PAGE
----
SLiMs are linear recurring peptides composed of 3-10 contiguous residues (Bhowmick et al., 2015[11]; D'haeseleer, 2006[23]; Davey et al., 2012[19]; Weatheritt et al., 2012[111]) often found in the disordered regions of proteins. SLiMs aid in mediating interactions with other partner proteins, although these interactions are transitory and have a low affinity of 1-150 μm (11-14 μm) (Diella et al., 2008[24]). SLiMs usually have only 2-5 defined positions and are challenging to detect by experimental and computational techniques (Neduva and Russell, 2005[81]). SLiMs play a role in various cellular pathways through DMIs, where rapid responses are required for transmission (Gibson, 2009[39]; Pancsa and Fuxreiter, 2012[89]). SLiMs can switch to multiple functionalities using a single-point mutation and are considered molecular switches. This plasticity of SLiMs gives pathogenic proteins an advantage, allowing them to mimic host proteins and aid in the host cell pathway (Dinkel et al., 2014[26]). To date, more than 4,138 new motif instances have been identified. While SLiM discovery is still in its early stages, there has been some progress in recent years. Various new computational tools and techniques have been developed to facilitate SLiM predictions of the protein sequence data. The significant repositories maintaining motif data include the eukaryotic linear motif database (ELM database) (Dinkel et al., 2012[25]; Kumar et al., 2020[68]), PROSITE (Hulo et al., 2006[54]), Linear Motif mediated Protein Interaction Database (LMPID) (Sarkar et al., 2015[99]), Minimotif-Miner (Balla et al., 2006[7]), PepCyber (Gong et al., 2008[42]) and Scansite (Obenauer et al., 2003[84]). The interaction of motif residues with domains suggests that these residues' positions will be conserved over time. Many SLiMs have two or more conserved hygroscopic residues, e.g., the nuclear export sequence (NES) has four (Gibson et al., 2015[40]). SLiMs are highly adaptable and act as molecular switches turned on or off by a single mutation. Such mutations may modify the function of the motifs. This property of SLiMs is being studied to design biological pathways that control different functions (Dueber et al., 2003[27]; Neduva and Russell, 2005[81]). For instance, a single TQG-to-TQT mutation can lead to synaptic transport in the neuron cells (Neduva and Russell, 2005[81]). The small size and polymorphic nature of SLiMs suggest that linear motifs are likely to have independent origins and can be used to find novel motifs that share interaction partners (Bhowmick et al., 2015[11]; Edwards and Palopoli, 2015[30]).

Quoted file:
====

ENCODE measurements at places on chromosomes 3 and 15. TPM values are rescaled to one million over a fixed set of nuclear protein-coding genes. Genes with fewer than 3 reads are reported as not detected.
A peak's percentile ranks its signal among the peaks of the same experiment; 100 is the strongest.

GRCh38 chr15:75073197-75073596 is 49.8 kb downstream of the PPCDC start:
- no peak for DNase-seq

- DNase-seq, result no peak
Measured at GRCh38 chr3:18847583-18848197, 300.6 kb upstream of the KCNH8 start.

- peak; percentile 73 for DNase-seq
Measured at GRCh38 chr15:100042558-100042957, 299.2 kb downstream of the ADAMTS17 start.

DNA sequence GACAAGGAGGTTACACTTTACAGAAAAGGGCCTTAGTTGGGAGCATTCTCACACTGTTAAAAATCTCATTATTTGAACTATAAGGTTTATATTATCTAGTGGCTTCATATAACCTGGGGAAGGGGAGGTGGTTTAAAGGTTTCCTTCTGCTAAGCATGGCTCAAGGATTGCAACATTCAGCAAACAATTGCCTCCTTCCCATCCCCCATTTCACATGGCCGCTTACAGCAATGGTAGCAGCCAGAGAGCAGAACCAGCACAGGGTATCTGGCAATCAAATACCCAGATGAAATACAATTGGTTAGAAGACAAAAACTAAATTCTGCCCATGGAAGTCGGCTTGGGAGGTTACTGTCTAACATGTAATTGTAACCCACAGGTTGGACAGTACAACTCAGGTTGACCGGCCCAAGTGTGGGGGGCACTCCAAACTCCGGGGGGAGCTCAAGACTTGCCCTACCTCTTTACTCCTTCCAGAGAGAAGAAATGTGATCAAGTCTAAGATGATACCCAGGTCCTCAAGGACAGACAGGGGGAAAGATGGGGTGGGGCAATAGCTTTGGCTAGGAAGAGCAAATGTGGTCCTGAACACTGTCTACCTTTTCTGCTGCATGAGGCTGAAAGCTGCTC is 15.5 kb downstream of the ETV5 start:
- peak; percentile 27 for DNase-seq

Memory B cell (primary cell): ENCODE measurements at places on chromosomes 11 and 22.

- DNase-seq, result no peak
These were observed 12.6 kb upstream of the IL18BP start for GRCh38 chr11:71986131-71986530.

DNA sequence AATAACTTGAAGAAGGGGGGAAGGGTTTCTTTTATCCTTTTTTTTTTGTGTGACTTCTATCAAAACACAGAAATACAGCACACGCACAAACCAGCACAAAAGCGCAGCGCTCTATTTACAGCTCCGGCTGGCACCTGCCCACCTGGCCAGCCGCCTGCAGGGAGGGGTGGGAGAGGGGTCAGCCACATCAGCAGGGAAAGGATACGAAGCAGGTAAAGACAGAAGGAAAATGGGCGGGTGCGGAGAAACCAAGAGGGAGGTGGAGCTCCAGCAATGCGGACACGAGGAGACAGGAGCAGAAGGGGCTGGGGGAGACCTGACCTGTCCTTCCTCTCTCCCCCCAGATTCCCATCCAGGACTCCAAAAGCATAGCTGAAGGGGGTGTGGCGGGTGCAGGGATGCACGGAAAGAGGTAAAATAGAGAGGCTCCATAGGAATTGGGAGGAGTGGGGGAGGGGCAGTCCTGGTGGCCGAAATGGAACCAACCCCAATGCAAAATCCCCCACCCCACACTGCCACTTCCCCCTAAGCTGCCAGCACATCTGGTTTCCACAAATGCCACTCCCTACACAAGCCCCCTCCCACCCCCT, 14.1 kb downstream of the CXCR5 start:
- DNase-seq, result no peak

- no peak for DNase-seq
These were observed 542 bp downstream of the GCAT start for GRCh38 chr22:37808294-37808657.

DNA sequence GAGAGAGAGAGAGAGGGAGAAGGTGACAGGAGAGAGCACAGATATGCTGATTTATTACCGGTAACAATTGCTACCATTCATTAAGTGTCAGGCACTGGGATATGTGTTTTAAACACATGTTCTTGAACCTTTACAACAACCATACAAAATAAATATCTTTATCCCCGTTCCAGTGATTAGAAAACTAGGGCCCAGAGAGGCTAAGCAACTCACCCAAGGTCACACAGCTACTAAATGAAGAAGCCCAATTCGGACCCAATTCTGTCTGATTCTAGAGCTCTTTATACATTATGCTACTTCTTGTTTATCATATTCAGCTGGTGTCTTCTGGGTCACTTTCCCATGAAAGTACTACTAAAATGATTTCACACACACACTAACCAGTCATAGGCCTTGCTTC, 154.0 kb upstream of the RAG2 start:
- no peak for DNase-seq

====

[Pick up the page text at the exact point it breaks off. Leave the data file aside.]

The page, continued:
High Throughput PPI Data as the Source for Predicting Motif Mimicry

Proteomic approaches have advanced during the past few years. These approaches play a significant role in identifying protein interactions, especially in understanding host-pathogen interactions. The current advancement in these methods has paved a new way to find novel PPIs. Different studies have discovered several novel interactions. The resulting interactions have been incorporated into several databases to help ease the process of further analysis (Lum and Cristea, 2016[75]). DMIs are used to detect new SLiMs. Unfortunately, most DMI information has been obtained from low-throughput studies (Blikstad and Ivarsson, 2015[12]). However, recently, various high throughput methods, including affinity purification in combination with mass spectrometry, yeast 2-hybrid and coimmunoprecipitations, have been employed to study DMI in multiple organisms (Mihalic et al., 2023[79]). These high throughput methods have enabled the generation of a large PPI dataset that is being used to predict functional DMIs and protein complexes. However, due to the high throughput nature of these high throughput experiments, false positives and false negatives are always present, impacting the chances of successful predictions (Li et al., 2010[71]; Zhang et al., 2015[120]). These high-throughput experiments have been conducted on various domain families, yielding a large amount of PPI data. Today, studies are being undertaken to determine SLiMs and related binding partners in human protein (Rajagopala et al., 2014[93]).

Several methods have been used to study the SLiM-mediated interactions in viruses. Among these methods, two well-known methods are widely used to find vhPPIs. One of these methods is the Yeast two-hybrid (Y2H) method, which has produced a large amount of DMI data. This method splits a transcription factor binding domain and a DNA binding domain to bait or prey proteins. Through the interactions of the prey and bait proteins, the transcription factor leads to the activation of transcription of reporter genes. The advantage of using Y2H is its ability to study one protein or a library of proteins (Rolland et al., 2014[96]). Several successful studies have been carried out in recent years to identify DMIs. For example, SUMO interacting motifs have been discovered that interact with the SUMO1 and SUMO2 proteins (Hecker et al., 2006[51]). Y2H has not only successfully been used for the identification of DMIs but also for characterizing peptide binding motifs through screening peptide libraries. For example, Hu et al. have studied PDZ protein PDZK1 using Y2H screening against a random set of libraries (Hu et al., 2009[53]). Similarly, Guo et al. Investigated PDZ protein LNX using Y2H screening (Guo et al., 2012[46]). Y2H is used to find direct physical interactions between proteins, but most of the Y2H interaction data is transient and includes inter-complex interactions. The chances of false positives and false negatives are high, so Y2H might not be a precise source for binary interaction mapping (Zhang et al., 2015[119]). On the other hand, affinity purification followed by mass spectrometry (AP-MS) and Co-fractionation followed by MS (CoFrac-MS) is more suitable for identifying co-complex interactions, including direct and indirect interactions between proteins (Kim et al., 2010[63]). AP-MS works on purifying baits from cell lysate and detecting copurified proteins (the prey) by MS. The problem with AP-MS data is distinguishing between direct and indirect interactions (Luck et al., 2017[74]; Zhang et al., 2015[119]). CoFrac-MS is based on the fractionation of the protein extracts extensively to separate the protein complexes whose components are then detected by MS (Luck et al., 2017[74]). DMIs are currently underrepresented in available PPI networks and databases (Blikstad and Ivarsson, 2015[12]). During the past few years, these high throughput methods have been essential data sources for SLiM discovery by generating efficient PPI data.